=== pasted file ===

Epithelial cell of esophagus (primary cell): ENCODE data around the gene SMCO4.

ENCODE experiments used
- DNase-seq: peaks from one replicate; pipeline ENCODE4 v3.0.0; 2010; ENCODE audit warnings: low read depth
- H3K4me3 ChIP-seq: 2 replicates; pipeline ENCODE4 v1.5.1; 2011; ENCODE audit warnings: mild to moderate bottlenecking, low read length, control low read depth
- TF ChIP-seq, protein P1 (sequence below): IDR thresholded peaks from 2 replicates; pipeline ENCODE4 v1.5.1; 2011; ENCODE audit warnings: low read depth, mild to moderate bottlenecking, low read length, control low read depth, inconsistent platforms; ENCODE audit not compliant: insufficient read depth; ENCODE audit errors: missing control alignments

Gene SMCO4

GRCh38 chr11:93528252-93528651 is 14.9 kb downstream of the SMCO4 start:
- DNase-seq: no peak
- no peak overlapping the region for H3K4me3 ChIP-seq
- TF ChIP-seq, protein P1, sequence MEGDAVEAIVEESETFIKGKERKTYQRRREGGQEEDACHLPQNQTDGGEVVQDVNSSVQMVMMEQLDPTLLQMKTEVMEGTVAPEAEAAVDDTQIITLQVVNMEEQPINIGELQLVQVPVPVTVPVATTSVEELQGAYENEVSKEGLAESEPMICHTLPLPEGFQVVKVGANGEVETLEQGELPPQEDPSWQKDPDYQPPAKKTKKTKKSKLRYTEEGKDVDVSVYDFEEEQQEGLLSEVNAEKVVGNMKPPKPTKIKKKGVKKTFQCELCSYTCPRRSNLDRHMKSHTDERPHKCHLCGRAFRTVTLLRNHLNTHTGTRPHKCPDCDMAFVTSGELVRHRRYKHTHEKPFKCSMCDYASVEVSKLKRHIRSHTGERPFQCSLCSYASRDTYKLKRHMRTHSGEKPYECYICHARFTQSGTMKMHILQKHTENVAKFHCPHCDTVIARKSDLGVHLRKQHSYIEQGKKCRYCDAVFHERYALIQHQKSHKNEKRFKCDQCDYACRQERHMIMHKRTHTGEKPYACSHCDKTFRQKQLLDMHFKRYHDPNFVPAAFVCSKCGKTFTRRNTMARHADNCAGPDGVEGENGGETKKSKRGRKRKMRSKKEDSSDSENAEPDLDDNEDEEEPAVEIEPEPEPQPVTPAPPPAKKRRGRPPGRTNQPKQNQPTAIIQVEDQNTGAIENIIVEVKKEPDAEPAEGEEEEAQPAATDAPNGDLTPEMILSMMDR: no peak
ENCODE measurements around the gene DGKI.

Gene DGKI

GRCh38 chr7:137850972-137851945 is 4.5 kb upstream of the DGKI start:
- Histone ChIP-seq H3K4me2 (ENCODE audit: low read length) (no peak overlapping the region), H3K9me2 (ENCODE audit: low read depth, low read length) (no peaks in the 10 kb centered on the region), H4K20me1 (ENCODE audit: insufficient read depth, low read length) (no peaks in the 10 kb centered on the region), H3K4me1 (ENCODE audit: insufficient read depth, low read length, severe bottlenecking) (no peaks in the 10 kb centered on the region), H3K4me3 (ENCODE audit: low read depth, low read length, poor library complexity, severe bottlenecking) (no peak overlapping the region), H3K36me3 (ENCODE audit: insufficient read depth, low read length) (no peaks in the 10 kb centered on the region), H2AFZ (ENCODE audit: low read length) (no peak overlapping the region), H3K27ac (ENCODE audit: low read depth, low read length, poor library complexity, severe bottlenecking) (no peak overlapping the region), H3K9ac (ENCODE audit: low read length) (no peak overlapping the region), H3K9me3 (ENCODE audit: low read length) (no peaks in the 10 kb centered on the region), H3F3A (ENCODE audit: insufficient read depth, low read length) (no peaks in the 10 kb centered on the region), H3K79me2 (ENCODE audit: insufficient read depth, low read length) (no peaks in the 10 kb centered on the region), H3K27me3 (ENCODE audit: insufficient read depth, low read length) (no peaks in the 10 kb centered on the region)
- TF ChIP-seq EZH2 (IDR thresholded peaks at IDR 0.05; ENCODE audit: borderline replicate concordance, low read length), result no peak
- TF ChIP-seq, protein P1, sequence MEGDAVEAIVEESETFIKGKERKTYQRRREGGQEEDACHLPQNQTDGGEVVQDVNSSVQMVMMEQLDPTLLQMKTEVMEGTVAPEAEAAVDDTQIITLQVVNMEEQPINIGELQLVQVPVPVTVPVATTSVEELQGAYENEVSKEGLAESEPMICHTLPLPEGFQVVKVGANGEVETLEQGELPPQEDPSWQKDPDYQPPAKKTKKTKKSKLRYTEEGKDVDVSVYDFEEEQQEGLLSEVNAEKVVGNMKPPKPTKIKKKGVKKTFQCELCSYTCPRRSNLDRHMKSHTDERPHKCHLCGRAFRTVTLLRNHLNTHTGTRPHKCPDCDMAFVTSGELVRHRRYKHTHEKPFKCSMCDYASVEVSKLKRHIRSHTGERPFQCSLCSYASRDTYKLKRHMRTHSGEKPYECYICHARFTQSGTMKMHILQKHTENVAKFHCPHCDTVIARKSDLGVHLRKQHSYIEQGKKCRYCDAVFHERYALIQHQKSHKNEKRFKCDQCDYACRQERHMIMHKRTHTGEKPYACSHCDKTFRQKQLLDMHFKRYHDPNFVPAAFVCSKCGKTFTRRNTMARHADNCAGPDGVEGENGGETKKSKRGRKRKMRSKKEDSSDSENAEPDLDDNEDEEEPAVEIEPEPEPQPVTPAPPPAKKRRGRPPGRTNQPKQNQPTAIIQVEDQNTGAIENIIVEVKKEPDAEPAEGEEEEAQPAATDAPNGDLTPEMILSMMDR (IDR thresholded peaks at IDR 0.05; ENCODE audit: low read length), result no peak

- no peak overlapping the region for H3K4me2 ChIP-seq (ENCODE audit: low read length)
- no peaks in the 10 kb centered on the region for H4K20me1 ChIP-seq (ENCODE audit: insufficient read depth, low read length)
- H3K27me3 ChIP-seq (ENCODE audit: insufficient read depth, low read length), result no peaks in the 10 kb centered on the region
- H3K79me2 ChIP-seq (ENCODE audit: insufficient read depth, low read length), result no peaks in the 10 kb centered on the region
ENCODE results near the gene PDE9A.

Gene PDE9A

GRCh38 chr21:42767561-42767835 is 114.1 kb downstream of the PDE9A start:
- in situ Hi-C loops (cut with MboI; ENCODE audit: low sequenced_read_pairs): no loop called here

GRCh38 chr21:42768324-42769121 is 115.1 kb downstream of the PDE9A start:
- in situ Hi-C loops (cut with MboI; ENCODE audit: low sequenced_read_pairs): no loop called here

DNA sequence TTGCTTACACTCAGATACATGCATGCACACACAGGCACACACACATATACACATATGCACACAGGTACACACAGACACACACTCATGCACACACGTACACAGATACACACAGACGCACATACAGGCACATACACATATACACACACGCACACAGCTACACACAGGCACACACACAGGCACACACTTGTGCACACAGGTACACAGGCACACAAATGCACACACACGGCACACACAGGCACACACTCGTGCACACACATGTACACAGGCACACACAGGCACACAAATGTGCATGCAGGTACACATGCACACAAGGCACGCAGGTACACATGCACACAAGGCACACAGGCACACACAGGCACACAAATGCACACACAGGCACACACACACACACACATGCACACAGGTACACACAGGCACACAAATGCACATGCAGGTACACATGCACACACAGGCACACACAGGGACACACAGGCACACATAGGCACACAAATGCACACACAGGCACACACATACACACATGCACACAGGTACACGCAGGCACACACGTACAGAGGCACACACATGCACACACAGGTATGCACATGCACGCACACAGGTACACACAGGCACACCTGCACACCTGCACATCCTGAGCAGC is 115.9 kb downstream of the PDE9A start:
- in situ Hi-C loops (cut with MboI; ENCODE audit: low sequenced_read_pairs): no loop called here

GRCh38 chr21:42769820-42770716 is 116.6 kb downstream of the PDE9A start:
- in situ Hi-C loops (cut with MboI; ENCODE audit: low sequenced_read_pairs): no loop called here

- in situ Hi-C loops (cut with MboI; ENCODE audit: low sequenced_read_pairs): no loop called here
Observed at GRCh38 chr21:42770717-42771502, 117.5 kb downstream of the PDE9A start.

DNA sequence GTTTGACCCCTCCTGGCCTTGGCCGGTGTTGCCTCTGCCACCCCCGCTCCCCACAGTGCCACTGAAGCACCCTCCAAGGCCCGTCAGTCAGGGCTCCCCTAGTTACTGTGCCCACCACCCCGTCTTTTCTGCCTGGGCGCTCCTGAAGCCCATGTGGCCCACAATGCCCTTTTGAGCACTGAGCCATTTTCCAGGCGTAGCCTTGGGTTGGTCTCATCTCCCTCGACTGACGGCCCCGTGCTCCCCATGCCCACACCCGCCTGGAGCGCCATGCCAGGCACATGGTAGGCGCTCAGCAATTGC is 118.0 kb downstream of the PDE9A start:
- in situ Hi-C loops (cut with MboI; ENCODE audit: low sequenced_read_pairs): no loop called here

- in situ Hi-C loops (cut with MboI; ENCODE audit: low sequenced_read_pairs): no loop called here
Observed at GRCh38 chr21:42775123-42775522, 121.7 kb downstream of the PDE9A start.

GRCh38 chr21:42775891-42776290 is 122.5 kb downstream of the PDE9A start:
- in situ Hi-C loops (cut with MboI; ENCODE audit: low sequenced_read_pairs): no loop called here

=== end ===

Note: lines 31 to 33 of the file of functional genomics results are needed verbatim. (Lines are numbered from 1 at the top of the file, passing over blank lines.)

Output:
- in situ Hi-C loops (cut with MboI; ENCODE audit: low sequenced_read_pairs): no loop called here
Observed at GRCh38 chr21:42770717-42771502, 117.5 kb downstream of the PDE9A start.

DNA sequence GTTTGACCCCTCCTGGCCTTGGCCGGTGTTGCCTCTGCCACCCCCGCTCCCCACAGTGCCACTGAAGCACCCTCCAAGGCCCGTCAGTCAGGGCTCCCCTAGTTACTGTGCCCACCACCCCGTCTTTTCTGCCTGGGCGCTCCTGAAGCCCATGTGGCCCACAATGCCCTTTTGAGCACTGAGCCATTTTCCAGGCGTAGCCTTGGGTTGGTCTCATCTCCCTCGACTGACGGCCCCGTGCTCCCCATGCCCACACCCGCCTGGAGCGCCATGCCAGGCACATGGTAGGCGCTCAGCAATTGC is 118.0 kb downstream of the PDE9A start: